Wednesday 16 July 2014

Community as Context: EastEnders, Public Service and Neoliberal Ideology

As part of our secondary research we encountered an article, focusing on the soap opera of EastEnders and how, along with other soaps, it is viewed as a public service, addressing current affairs that informs the reader; this article linked this to neoliberalism.

The article touches upon various views on the British soap opera, questioning 21 viewers about their beliefs and thoughts on the programme. The interview was carried out by breaking the talk in to 6 parts, discussing their thoughts of the soap, concluding that EastEnders was informative however the melodramatic elements and need for entertainment portrayed the information as "distorted".

The article revealed that EastEnders is not "simply a cultural phenomenon" but is, in fact, a "site of neoliberal ideology through the concept of public service and cultural citizenship". It begins to challenge how EastEnders fills the role of representing society, however focuses on the matter that this is not achieved, due to the setting and narrative, which focuses on a small community rather than society as a whole.

One sector of society that isn't portrayed in the soap is the poor/ second class citizens which is apparent in the UK.

"It has not achieved truly hegemonic status in the UK, since it has failed to successfully colonise important sectors of popular culture and civil society more generally and, as Gramsci has argued, hegemony requires 'The ''accrediting'' of the cultural fact, of cultural activity, of a cultural front alongside the merely economic and political ones'."

We see the article address EastEnders as a form of public service, raising issues not just of private concern but also public, with a focus on 'everyday actions'. This considers that the soap opera focuses on informing audience members on current affairs and other issues that could affect them in everyday life, like EastEnders bringing in stereotypical narratives on cheating and alcoholism. The article states that we view EastEnders as a cultural resource, contributing not so much to the classic public sphere, also known as the popular public sphere. Soap operas also stimulate family discussion which may not otherwise be discussed, addressing controversial story lines which are becoming more and more apparent in the modern day. This links to the functions of escapism and social interaction involved in soap operas.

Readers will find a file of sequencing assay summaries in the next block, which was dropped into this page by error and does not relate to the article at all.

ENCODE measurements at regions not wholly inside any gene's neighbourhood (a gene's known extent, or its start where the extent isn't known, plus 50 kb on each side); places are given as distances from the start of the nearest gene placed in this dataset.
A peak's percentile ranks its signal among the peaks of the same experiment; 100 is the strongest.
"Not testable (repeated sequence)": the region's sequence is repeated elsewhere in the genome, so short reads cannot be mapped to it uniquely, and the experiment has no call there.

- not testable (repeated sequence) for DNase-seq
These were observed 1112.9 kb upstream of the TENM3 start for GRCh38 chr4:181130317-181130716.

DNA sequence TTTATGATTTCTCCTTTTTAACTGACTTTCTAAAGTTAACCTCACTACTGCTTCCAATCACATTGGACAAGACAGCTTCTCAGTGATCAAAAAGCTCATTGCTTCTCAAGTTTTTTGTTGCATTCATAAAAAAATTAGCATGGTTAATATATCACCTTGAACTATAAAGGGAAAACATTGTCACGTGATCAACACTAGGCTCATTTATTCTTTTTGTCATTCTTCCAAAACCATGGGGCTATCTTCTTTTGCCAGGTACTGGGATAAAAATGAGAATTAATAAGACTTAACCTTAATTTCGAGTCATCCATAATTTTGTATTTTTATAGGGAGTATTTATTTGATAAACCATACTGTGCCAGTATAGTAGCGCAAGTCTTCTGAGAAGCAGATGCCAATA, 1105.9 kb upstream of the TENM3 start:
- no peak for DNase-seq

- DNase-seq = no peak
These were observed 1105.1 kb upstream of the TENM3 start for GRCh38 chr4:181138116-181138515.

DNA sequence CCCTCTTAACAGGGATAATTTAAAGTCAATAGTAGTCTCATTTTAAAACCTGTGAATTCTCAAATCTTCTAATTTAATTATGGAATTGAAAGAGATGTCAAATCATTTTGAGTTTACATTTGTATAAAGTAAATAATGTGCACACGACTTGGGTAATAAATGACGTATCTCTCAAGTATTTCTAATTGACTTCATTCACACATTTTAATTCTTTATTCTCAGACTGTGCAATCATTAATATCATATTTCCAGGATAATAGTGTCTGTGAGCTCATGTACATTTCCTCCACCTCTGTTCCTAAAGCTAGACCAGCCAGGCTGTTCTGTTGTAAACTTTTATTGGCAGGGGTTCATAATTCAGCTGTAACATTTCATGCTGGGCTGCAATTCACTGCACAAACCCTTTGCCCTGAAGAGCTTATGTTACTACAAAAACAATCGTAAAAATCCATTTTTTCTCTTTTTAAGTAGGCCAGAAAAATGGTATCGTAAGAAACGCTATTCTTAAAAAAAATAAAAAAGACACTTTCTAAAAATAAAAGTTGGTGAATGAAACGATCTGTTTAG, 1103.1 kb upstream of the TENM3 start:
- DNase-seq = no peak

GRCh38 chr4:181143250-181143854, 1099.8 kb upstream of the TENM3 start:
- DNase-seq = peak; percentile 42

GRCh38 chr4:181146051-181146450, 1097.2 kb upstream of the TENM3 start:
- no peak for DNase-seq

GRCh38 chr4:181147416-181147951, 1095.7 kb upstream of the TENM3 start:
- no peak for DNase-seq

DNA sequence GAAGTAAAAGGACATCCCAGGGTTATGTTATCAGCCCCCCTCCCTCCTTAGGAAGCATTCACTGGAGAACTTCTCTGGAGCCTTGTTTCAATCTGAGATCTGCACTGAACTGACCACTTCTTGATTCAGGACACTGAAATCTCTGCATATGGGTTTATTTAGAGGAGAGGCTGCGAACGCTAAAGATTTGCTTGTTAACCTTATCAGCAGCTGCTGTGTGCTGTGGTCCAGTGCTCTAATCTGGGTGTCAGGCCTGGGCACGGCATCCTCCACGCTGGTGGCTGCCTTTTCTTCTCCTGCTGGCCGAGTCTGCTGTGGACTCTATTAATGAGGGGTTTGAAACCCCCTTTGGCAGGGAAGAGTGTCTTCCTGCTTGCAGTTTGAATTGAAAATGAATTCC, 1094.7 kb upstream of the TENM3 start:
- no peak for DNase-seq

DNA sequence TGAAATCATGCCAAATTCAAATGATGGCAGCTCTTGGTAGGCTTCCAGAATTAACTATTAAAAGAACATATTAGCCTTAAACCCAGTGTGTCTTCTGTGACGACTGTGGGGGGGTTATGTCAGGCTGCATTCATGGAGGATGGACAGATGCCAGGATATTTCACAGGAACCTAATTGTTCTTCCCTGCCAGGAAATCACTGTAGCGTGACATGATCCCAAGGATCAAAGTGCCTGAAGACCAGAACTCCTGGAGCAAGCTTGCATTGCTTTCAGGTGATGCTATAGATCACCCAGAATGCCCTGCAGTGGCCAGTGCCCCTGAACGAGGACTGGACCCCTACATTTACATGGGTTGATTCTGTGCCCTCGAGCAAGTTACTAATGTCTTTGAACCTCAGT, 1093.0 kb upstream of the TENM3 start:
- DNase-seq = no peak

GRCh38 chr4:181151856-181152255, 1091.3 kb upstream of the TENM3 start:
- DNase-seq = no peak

The interviews that SAGE conveyed alerted some trends in viewer beliefs, with audience members contemplating whether EastEnders is realistic or unrealistic, although we should note that there is no evidence that they experience this as being in any way an inevitable contradiction. Many feel that the programme is "exaggerated", "over the top" and in some cases "ridiculous and surreal", however, despite some viewers stating this opinion, there are many aspects that are realistic, particularly the apparent social issues that reflect contemporary affairs, giving a sense of realism.

Some viewers even related the programme to the news due to the fact its tackles “topical issues”, such as the involvement of drugs and other illegal substances involved in society.

"The connection that the participants see between soaps and the news point clearly to viewers' ability to exploit them as sources of information about their society which are 'more open than the news' "

We are then exposed to the question; is EastEnders considered a public service? Many of the participants involved with the article answered in a negative and hesitant manner, although they were not short to acknowledge that EastEnders raised important social issues; they felt that the fact of it being a soap opera put it beyond what they understood as public service, considering the likes of civil servicemen to fulfil this ideology. Some early evening programmes (including soap operas) may be viewed as public service due to the social role and importance they play in airing complex and controversial issues.

"No [laughing]...I should say 'maybe', but no, it doesn't- but in a way I can see that it could be for some people" [in relation to the question listed before]

[Alice and Kira]

No comments:

Post a Comment